Monday, November 16, 2009

More Than Your Money’s Worth: Tatia Rosenthal Talks "$9.99"

On Thursday, November 12, Bryn Mawr Film Institute hosted the Philadelphia Jewish Film Festival’s screening of the innovative stop-motion animated feature $9.99. Based on the short stories of and co-written by famed Israeli author Etgar Keret, the surreal, existentialist drama “offers slightly less than $10 worth about the meaning of life.” The screening was followed by a Q&A with director and co-writer Tatia Rosenthal, as well as a special look at one of the puppets used in the film. Keep reading for highlights from the Q&A with Tatia.

Filmmaker Tatia Rosenthal signs BMFI's guest book

$9.99 is filmmaker Tatia Rosenthal’s feature debut. Born in Tel Aviv, Rosenthal is now based in New York where she graduated from the NYU Tisch School of Arts with a BFA in Film & Television in 1998. Her first short stop-motion animation Crazy Glue (1998) was also based on an Etgar Keret story. While working as an animator for Nickelodeon and Scholastic, she directed A Buck’s Worth (2005), an interpretation of the opening scene of $9.99 that premiered at the Sundance Film Festival. Rosenthal has received the $100,000 Richard Vague Production Fund Award and the 2002 Maryland Producers’ Club Award, and was a Fellow of both the Sundance Writers and Directors Labs in 2001.

Highlights from the Q&A with Tatia Rosenthal:

What was it like to work with Etgar Keret?
It was great. I brought a book of short stories by Etgar Keret with me on the way to film school in New York. I finished it all on the flight, and I said then, “I must work with him.”

How did you finance the film?
We wrote the screenplay together in 1999, but it took seven years to finance. Producers said, “Make it for under $1 million or don’t make it at all,” so we didn’t make it at all for seven years. It eventually got financed because a producer wanted to make the first Australian-Israeli co-production. The final budget was $3.5 million and it took six months for him to get it financed.

How do you work with the puppets and simulate things like water and fire?
They are silicon puppets with metallic skeletons called armatures, so they’re poseable. Everything was on a 1/6 scale, so the puppets were 11”. There were about three or five puppets created for each character. Their clothes are sewn separately and can be changed. It took two years to produce the film with five animators working at any one time, nine total. We shot it with consumer grade still cameras downloaded straight to computers. The water droplets are KY Jelly—there’s nothing better to simulate water in stop-motion animation—but the bodies of water and the fire were computer generated later.

Top: Tatia Rosenthal shows off a puppet used in her stop-motion film $9.99.
Bottom: The same character (on the left, in a different outfit) in a shot from the finished film.

Why do stop-motion animation?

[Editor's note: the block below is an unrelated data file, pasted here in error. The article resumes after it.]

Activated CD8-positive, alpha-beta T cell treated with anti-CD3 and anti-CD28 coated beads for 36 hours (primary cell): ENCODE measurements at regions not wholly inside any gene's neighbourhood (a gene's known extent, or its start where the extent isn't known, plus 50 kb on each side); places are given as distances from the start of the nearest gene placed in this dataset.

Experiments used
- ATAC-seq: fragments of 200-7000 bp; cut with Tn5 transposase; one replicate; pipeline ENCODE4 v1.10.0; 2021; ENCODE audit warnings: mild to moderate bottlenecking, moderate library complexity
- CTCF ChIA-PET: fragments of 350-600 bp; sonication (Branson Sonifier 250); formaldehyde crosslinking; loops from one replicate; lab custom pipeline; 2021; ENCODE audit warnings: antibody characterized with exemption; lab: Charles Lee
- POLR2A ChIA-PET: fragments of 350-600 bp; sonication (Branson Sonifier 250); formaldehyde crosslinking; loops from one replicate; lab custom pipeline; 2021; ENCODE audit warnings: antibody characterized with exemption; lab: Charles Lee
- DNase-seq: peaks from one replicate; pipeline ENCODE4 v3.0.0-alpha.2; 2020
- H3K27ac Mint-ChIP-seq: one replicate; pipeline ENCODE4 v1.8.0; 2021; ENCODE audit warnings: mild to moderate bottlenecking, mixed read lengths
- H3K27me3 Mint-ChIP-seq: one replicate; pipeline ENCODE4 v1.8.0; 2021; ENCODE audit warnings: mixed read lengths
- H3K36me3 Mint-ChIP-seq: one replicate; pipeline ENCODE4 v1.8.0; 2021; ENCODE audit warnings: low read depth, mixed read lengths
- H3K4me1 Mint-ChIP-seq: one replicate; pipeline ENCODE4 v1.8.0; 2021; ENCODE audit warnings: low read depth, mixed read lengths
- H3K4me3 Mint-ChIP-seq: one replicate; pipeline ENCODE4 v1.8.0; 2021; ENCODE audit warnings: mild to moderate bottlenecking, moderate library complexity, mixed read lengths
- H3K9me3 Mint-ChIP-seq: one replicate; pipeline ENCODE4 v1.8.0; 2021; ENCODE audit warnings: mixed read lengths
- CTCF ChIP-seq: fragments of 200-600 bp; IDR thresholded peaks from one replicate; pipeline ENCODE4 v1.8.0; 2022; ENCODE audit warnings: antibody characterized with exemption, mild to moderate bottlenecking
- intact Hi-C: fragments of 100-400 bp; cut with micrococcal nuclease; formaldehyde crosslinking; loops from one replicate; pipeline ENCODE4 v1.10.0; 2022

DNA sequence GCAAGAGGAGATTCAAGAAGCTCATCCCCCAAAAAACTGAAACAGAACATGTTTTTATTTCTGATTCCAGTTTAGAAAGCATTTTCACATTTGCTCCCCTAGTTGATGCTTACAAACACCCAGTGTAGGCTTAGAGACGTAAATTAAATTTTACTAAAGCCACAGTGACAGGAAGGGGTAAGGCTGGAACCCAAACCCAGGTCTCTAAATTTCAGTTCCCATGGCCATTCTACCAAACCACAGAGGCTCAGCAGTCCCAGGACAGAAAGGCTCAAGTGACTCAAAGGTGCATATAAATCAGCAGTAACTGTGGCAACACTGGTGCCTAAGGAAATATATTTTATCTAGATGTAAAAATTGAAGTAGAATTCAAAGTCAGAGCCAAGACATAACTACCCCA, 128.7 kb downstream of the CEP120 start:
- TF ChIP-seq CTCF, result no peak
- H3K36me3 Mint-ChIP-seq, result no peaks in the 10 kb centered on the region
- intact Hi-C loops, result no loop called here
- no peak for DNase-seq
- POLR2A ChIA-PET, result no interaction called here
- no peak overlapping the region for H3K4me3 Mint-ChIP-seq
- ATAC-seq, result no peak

I’ve always liked it. I love the textures. You don’t get that the same way with computer animation, although that is changing. Now, the more money you have for your production, the more that computer animation can look like stop-motion animation, and vice-versa. I never got into hand-drawn animation; I'm not that great of an artist.

What do you think the film means?
I think that Etgar is a very ambivalent writer, but I think that there’s a real emotional basis to these stories. You may not have one solution to the meaning of life, but as long as you get up in the morning and there’s someone who loves you, you’re doing okay.

Which character do you empathize with the most?
It’s funny, Etgar says that when a director makes a film, it’s about where they are in life. When I was making the short, he said I was about “if I don’t get the money I’m going to shoot myself.” [laughs] It’s not the plot [of $9.99] but the multi-organism nature of it that fit where I was. It is a bit melancholy—I was homesick, making the film in Australia far from the people that I loved. So maybe it’s not as funny as it could have been. But there’s hope in it, too.

In $9.99, the live-at-home slacker Dave buys a book for the low price of $9.99 that offers him the meaning of life, and he wants to spread the knowledge. However, his family and neighbors—including his father, a retiree with a live-in guardian angel, fighting fiancés, a debt-ridden magician, a fetishistic supermodel, and a little boy with a dream—are too absorbed in their own lives and quests for happiness to listen. Their intertwined stories are voiced by Oscar-winner Geoffrey Rush, Anthony LaPaglia, and a cast of talented Australian actors. The exquisite naturalistic animation took nine animators from around the world forty weeks to complete, working at the rate of four or five seconds of completed footage per animator per day.

The Philadelphia Jewish Film Festival, presented by the Gershman Y, is the second longest running, critically-acclaimed series of its kind in the United States. The  complete schedule is available online at

Find more information about $9.99, Tatia Rosenthal, and the process of creating stop-motion animation at

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